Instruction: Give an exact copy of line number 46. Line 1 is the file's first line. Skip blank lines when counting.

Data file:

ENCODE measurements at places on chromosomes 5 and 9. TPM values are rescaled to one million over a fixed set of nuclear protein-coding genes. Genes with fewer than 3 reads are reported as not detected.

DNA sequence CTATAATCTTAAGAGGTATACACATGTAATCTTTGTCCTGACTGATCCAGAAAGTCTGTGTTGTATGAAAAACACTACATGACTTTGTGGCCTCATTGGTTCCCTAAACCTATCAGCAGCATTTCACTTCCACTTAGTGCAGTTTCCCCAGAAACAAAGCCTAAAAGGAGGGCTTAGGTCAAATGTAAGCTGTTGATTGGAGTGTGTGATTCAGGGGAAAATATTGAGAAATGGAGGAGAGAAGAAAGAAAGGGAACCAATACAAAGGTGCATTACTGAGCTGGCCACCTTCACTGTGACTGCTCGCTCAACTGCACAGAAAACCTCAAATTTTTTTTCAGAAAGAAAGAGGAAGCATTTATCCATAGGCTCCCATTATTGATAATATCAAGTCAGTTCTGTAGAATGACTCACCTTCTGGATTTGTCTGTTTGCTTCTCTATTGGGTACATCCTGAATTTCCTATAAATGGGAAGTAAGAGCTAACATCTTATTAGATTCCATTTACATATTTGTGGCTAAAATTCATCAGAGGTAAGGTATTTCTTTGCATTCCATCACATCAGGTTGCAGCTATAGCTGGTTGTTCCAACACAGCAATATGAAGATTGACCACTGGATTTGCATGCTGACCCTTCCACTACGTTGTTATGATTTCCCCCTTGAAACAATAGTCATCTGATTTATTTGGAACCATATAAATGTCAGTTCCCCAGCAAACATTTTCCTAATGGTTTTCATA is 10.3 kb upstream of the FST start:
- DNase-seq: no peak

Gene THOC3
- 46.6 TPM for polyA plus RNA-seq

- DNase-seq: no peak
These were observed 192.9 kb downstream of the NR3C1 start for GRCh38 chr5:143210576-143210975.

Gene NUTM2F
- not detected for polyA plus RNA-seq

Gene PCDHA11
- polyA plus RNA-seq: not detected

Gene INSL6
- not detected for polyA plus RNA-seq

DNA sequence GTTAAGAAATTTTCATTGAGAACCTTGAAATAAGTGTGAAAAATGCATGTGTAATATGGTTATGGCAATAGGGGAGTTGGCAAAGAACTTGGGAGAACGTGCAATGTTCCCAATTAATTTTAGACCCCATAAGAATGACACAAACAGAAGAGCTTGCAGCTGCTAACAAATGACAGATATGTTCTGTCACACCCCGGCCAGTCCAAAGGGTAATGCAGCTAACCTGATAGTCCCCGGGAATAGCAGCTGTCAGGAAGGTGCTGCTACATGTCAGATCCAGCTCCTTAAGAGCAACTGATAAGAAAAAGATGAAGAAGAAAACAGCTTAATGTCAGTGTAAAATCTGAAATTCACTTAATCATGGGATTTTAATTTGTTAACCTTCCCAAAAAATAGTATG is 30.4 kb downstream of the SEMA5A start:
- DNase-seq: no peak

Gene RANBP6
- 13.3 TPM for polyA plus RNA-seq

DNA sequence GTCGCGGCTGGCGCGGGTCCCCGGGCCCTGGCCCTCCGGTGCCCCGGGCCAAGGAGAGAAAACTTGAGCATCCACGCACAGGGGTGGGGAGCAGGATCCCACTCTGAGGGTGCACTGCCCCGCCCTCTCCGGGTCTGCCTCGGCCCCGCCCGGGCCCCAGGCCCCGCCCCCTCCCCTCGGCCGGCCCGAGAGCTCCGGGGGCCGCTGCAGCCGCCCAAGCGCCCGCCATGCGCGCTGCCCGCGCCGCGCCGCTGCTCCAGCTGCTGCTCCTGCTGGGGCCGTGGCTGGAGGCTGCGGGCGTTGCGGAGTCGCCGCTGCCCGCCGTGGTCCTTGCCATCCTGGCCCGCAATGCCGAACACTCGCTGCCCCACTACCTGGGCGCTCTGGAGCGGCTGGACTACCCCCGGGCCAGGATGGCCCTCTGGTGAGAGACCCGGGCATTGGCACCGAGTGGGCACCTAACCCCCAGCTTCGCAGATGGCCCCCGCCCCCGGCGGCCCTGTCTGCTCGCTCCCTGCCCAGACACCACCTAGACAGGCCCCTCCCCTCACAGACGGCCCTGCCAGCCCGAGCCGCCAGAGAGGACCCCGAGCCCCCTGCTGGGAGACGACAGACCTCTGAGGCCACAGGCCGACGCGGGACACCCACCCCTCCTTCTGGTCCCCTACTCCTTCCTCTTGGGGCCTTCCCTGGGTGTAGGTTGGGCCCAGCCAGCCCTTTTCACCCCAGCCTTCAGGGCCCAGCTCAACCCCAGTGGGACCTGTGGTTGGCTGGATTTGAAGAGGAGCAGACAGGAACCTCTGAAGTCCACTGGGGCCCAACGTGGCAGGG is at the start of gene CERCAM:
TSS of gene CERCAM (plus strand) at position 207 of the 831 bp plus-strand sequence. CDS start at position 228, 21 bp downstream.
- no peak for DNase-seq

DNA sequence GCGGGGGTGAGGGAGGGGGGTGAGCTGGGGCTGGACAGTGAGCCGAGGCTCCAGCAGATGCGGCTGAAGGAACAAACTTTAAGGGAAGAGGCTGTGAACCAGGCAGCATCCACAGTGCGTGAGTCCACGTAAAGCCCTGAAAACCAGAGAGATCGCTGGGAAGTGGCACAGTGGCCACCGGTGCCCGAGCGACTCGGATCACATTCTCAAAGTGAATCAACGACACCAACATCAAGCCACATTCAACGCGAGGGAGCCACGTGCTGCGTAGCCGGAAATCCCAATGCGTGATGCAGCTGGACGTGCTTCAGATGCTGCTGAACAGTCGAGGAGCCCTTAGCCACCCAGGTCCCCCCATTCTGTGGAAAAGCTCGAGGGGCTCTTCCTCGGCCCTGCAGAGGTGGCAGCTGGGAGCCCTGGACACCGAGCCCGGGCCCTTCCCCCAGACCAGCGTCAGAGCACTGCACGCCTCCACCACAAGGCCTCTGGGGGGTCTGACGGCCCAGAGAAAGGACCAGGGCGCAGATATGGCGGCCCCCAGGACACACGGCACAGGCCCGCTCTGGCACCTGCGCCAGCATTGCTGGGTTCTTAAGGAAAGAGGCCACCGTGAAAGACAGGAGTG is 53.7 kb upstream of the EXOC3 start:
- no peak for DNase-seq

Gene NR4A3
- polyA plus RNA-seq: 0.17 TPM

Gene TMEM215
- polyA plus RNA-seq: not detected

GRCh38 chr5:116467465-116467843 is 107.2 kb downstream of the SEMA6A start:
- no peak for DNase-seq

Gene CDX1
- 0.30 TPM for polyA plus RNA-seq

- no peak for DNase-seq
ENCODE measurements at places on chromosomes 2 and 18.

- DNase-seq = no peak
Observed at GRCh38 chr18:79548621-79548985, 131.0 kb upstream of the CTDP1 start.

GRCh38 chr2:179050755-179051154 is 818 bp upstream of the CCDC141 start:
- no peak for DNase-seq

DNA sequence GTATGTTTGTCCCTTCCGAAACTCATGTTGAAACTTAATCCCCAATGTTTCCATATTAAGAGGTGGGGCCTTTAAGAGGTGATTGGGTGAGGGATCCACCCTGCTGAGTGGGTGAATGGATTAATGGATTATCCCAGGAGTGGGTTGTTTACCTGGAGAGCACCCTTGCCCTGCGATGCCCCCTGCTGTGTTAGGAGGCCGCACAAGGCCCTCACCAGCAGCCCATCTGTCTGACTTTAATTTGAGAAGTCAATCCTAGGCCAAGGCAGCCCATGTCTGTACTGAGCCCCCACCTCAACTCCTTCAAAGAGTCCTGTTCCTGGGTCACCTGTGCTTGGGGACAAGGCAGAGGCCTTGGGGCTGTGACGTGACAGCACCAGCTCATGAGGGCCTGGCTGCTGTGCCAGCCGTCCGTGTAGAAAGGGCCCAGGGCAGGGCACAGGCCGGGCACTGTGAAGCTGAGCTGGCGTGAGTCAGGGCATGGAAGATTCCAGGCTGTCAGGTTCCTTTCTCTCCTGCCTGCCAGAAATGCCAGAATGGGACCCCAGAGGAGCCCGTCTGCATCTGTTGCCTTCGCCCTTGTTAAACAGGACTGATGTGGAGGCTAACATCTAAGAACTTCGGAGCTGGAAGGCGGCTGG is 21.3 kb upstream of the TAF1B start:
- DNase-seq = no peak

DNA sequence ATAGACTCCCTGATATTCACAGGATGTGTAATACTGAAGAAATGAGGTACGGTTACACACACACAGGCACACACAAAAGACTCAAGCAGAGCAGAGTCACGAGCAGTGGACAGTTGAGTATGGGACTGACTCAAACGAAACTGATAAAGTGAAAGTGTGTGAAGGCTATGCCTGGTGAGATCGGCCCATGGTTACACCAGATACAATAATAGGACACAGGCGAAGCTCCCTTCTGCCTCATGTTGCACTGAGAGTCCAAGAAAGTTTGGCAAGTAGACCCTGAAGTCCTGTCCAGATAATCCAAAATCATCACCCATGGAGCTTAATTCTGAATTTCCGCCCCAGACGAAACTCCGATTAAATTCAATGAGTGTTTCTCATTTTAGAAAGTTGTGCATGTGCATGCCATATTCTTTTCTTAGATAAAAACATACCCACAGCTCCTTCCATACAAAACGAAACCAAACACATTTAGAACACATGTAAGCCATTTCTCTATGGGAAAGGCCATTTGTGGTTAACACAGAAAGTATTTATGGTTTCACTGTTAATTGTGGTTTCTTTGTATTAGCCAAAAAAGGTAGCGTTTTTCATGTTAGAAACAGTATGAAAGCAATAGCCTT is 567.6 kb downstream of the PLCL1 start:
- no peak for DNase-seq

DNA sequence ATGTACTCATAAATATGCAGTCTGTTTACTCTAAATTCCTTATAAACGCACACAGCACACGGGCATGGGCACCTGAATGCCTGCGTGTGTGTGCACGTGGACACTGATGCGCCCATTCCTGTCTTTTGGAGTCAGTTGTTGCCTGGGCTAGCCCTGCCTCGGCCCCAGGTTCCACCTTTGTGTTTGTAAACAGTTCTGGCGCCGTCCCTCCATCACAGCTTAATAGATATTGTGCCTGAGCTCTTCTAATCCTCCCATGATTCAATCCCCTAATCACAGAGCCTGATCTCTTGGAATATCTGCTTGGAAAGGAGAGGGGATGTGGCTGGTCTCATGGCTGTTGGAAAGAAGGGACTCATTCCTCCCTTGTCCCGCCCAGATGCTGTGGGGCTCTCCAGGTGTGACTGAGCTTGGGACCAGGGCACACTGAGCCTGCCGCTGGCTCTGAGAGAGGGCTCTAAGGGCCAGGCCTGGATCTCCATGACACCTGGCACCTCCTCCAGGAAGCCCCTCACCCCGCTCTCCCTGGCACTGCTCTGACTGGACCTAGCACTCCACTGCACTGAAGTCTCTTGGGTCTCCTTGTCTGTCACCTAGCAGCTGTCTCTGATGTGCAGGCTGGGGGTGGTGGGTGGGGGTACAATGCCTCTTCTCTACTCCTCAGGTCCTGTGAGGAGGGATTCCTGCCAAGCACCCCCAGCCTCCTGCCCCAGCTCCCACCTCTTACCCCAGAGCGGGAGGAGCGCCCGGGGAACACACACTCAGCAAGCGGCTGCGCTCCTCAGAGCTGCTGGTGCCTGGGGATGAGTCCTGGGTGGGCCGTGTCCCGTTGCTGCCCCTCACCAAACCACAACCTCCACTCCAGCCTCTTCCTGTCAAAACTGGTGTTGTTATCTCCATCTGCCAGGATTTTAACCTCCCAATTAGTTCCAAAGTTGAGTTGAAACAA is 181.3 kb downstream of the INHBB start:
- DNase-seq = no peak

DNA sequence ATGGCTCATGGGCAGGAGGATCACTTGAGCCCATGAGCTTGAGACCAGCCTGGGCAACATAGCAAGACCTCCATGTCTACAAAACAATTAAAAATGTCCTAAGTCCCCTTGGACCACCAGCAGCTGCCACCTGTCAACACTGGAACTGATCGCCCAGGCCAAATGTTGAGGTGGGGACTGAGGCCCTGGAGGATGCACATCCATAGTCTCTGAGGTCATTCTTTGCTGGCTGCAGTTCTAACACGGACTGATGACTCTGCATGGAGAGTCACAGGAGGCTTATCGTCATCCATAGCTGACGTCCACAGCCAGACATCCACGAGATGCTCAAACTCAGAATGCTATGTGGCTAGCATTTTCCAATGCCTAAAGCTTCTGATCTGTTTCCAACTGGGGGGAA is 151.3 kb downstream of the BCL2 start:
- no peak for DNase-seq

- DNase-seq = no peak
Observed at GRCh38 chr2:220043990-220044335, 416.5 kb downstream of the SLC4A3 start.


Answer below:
Observed at GRCh38 chr2:220043990-220044335, 416.5 kb downstream of the SLC4A3 start.